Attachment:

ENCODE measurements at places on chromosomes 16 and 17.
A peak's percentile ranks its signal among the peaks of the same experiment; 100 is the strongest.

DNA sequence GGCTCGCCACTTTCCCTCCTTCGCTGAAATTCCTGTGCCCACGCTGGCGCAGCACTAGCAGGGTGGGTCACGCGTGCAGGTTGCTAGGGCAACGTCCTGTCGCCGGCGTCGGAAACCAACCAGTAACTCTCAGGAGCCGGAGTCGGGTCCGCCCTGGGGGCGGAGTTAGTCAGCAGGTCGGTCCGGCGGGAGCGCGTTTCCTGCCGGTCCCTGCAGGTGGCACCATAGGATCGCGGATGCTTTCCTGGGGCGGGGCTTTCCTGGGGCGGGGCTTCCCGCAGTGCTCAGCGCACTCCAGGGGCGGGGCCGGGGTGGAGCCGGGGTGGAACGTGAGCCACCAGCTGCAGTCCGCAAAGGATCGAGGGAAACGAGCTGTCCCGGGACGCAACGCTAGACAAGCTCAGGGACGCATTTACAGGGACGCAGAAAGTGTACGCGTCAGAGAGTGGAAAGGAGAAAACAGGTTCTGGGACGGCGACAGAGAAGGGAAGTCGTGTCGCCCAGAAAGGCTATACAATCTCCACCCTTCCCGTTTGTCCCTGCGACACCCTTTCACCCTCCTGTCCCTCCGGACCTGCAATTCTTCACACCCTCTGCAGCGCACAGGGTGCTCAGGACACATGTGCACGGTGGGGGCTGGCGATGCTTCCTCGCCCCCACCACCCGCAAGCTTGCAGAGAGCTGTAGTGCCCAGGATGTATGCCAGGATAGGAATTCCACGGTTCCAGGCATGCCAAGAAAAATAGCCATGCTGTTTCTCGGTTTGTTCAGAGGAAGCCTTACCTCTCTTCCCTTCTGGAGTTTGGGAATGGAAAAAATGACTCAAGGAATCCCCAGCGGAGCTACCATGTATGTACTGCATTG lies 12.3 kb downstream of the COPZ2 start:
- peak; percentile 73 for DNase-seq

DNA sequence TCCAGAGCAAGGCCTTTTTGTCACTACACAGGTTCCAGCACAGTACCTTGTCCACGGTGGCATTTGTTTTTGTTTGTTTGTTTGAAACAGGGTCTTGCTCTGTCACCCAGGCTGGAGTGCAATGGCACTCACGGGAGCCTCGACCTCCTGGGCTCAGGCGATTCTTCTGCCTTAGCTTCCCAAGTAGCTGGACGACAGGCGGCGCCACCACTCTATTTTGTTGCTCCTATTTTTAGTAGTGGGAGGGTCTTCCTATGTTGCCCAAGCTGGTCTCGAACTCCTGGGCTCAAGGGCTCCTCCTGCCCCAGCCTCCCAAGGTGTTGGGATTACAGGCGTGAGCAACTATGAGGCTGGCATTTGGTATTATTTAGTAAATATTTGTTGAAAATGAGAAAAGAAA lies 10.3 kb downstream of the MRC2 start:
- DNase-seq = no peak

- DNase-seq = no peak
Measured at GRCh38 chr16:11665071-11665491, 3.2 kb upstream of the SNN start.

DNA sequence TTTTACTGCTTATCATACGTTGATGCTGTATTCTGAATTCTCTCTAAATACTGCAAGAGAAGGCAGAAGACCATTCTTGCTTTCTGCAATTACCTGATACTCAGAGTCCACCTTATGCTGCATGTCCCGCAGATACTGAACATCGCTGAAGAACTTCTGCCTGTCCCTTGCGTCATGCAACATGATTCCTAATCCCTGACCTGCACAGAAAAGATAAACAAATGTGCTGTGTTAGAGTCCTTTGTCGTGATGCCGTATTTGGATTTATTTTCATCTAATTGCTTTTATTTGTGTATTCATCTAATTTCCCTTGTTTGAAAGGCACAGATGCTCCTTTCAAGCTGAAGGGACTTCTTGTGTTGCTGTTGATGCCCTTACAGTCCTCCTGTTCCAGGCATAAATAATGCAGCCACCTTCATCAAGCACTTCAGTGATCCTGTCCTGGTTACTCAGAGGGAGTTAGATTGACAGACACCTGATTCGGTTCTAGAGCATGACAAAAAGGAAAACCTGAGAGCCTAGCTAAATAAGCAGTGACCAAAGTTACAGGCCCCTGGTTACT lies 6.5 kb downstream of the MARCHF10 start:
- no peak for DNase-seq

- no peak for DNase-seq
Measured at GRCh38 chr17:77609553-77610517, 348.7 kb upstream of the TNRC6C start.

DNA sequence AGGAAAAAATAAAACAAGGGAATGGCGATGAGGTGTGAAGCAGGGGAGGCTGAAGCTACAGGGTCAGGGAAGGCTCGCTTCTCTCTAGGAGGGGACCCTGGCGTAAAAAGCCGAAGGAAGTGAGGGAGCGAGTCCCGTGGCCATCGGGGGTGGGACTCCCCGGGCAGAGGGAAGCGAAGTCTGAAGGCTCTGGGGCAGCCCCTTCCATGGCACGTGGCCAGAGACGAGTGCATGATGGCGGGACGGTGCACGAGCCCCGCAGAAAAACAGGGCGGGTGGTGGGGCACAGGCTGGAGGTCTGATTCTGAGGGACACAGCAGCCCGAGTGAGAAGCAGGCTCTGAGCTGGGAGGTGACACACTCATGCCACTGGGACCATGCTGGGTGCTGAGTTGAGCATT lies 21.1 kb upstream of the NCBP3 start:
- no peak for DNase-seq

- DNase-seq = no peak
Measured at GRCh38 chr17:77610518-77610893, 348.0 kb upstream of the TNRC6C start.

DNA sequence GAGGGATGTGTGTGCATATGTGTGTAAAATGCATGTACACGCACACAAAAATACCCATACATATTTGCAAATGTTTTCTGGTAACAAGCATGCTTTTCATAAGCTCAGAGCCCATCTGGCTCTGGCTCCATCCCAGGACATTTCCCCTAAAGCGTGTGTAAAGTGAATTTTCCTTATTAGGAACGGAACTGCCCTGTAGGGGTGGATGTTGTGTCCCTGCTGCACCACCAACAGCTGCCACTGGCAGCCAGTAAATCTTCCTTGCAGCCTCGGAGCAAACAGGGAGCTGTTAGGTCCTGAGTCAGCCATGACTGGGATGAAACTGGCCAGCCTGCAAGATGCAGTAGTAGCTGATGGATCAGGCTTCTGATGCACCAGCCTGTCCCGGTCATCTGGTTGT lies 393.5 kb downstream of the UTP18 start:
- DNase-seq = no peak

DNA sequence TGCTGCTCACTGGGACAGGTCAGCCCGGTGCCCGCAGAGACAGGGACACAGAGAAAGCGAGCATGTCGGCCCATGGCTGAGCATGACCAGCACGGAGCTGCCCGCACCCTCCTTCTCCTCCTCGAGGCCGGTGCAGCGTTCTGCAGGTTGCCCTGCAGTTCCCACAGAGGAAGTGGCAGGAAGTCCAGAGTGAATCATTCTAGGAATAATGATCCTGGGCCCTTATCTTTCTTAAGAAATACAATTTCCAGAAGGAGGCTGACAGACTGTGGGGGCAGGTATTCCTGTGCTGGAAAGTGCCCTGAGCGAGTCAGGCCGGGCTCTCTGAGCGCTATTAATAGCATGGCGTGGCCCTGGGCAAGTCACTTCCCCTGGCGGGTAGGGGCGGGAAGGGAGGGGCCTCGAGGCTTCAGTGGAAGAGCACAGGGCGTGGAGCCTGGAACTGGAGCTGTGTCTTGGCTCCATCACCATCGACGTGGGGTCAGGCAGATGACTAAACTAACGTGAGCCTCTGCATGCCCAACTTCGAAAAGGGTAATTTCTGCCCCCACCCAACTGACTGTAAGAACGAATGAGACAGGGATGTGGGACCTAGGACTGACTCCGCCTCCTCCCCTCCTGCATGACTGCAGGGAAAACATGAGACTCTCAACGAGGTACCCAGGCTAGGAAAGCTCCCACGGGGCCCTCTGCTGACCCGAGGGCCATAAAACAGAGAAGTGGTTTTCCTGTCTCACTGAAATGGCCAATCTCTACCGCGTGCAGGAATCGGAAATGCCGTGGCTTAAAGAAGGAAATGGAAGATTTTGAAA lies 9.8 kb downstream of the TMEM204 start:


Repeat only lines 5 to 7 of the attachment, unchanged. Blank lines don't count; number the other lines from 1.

DNA sequence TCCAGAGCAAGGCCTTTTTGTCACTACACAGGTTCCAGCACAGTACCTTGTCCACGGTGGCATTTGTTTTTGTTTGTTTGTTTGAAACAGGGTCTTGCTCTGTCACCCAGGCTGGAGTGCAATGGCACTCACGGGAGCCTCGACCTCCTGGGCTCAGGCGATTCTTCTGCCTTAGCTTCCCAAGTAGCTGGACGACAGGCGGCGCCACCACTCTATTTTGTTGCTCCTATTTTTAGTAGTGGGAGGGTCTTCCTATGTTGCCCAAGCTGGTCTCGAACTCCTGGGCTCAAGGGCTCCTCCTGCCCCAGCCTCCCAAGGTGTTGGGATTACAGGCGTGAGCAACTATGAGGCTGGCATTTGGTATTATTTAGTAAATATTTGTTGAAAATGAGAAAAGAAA lies 10.3 kb downstream of the MRC2 start:
- DNase-seq = no peak

- DNase-seq = no peak